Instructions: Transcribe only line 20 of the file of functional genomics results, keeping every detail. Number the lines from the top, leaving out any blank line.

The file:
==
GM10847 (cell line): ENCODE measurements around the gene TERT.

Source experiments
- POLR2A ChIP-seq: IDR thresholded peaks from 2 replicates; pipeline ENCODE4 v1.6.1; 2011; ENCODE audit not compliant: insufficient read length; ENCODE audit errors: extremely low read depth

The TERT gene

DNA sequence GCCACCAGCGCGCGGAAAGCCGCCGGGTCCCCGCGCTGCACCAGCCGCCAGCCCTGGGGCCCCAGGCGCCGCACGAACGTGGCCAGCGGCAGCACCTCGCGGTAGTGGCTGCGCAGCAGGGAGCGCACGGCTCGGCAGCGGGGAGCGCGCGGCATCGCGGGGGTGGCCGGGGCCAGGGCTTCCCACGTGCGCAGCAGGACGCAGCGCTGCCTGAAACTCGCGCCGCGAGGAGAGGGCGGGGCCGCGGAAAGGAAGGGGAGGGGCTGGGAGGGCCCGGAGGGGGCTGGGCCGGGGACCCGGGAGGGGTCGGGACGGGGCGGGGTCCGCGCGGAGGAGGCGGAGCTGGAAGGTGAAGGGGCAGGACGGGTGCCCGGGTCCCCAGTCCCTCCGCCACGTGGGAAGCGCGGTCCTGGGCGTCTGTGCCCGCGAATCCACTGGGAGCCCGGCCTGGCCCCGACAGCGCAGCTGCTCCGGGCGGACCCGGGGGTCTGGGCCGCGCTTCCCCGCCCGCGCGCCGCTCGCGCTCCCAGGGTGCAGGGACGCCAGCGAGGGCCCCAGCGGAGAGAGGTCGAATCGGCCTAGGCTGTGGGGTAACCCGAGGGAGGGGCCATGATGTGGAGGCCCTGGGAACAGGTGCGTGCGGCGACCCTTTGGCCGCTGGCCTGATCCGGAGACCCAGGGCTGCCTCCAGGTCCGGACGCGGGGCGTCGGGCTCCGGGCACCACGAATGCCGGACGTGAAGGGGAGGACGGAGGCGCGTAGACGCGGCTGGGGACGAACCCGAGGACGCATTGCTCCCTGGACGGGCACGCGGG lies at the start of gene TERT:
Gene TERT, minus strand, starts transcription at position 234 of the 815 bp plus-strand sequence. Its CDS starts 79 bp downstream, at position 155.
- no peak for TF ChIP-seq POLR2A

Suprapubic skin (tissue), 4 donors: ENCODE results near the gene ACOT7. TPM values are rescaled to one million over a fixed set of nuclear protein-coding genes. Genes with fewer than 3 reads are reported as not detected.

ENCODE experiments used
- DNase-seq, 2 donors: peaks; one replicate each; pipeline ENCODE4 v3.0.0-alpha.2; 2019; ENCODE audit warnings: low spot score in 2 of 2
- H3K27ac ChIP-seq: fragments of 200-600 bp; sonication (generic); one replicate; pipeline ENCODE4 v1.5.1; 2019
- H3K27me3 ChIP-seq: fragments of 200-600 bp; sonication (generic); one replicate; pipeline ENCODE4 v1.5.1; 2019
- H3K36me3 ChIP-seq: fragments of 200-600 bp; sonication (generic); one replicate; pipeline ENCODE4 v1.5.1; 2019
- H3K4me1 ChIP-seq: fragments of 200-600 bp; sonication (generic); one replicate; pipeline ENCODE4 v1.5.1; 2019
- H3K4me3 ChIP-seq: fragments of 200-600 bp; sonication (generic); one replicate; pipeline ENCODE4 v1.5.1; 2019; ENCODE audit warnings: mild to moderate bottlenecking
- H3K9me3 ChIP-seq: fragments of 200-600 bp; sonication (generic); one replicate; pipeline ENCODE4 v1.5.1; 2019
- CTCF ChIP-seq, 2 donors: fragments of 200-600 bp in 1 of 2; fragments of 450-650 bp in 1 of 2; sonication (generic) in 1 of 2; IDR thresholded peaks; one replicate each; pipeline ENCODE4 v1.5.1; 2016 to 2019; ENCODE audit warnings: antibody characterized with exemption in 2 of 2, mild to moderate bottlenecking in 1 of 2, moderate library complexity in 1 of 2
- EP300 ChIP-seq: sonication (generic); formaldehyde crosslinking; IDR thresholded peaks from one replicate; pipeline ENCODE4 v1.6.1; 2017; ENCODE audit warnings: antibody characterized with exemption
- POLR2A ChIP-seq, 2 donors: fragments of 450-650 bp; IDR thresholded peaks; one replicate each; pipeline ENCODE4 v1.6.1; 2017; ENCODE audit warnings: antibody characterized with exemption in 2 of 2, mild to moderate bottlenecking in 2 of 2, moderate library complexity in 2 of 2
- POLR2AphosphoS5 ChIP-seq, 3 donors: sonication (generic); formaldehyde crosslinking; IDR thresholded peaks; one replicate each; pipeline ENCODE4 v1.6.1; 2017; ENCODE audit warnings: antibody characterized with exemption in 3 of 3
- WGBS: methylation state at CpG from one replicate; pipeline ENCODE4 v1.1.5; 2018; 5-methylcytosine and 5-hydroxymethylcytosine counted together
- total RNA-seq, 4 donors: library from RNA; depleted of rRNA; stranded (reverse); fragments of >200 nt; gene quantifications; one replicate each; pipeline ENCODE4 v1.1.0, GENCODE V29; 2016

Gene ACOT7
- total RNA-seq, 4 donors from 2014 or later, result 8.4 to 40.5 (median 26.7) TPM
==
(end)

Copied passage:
- POLR2AphosphoS5 ChIP-seq, 3 donors: sonication (generic); formaldehyde crosslinking; IDR thresholded peaks; one replicate each; pipeline ENCODE4 v1.6.1; 2017; ENCODE audit warnings: antibody characterized with exemption in 3 of 3